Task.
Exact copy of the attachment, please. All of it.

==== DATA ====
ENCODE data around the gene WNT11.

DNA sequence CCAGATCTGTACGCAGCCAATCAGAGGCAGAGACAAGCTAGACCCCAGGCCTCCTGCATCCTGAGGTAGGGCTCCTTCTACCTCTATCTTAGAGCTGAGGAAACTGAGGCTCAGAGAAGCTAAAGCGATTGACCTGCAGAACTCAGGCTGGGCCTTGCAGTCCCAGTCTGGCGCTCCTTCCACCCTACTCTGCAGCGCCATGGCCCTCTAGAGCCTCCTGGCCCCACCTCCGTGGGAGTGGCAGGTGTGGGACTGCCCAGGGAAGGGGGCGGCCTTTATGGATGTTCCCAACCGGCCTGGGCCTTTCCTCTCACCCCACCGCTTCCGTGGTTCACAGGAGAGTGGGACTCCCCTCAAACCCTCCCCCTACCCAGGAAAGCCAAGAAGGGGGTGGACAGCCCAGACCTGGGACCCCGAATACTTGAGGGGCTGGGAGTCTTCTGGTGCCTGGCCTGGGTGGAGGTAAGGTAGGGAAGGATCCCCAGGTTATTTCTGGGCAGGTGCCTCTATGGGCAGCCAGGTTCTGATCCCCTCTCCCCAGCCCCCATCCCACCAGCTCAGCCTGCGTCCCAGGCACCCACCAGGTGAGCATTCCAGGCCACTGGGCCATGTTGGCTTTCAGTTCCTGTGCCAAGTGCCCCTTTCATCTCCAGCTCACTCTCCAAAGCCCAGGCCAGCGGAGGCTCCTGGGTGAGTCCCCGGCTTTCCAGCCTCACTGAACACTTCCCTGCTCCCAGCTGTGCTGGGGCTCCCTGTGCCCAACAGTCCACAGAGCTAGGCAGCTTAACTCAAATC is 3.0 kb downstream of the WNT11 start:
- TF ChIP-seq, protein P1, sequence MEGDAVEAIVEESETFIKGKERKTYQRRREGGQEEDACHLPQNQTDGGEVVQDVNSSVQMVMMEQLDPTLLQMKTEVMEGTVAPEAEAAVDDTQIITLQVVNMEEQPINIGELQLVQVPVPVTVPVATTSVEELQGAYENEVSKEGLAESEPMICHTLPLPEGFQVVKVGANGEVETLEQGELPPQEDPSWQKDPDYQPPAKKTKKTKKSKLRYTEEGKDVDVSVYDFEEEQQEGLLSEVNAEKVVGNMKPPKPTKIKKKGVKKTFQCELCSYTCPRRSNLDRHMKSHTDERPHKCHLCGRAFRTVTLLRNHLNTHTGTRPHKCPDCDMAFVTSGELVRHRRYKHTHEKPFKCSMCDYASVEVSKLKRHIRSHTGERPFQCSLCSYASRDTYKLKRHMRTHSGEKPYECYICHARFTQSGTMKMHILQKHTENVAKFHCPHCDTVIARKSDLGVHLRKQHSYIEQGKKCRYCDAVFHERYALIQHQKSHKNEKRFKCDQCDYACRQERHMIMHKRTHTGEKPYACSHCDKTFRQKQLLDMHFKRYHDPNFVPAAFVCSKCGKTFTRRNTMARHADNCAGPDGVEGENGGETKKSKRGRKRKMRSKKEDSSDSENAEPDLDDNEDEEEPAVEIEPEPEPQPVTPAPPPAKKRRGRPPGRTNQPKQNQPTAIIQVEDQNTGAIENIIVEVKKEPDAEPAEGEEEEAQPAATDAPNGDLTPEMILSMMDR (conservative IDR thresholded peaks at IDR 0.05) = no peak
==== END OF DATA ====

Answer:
ENCODE data around the gene WNT11.

DNA sequence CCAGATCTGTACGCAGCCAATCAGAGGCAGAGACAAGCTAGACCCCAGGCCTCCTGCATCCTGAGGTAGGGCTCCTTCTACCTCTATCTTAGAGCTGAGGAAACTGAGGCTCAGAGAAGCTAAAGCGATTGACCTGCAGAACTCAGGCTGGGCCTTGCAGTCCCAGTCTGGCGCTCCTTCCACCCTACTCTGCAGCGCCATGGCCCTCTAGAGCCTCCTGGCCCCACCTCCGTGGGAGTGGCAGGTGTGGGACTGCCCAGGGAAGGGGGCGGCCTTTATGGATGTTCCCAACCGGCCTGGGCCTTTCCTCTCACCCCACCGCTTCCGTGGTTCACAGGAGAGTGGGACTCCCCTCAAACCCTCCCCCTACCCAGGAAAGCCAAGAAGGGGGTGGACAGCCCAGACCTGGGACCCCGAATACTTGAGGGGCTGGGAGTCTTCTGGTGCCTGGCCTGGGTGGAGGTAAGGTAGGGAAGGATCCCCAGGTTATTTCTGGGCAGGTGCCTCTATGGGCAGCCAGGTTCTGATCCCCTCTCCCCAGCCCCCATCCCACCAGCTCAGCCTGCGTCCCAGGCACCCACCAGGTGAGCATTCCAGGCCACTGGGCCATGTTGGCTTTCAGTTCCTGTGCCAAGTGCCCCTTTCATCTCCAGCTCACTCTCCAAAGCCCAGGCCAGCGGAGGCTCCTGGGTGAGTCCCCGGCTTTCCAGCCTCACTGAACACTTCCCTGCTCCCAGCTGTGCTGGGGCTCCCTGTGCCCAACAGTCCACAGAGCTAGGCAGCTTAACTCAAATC is 3.0 kb downstream of the WNT11 start:
- TF ChIP-seq, protein P1, sequence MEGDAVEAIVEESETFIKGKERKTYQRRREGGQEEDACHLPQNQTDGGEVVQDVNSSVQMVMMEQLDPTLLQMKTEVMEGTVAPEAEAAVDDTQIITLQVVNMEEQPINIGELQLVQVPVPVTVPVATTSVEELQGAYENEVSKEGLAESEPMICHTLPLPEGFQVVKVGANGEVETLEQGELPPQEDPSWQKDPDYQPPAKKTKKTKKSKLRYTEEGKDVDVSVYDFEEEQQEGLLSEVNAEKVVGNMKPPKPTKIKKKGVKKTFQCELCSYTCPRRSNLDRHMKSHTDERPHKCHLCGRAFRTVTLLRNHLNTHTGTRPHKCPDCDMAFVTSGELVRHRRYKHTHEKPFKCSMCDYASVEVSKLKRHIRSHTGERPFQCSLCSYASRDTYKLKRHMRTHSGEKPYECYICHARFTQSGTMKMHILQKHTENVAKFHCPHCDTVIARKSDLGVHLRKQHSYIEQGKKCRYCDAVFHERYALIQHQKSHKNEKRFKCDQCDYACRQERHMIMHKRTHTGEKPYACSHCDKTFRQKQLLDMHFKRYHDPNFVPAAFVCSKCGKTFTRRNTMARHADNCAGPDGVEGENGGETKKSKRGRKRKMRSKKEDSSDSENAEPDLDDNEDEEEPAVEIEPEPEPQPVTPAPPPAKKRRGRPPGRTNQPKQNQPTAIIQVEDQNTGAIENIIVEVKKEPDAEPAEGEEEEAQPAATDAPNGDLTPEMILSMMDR (conservative IDR thresholded peaks at IDR 0.05) = no peak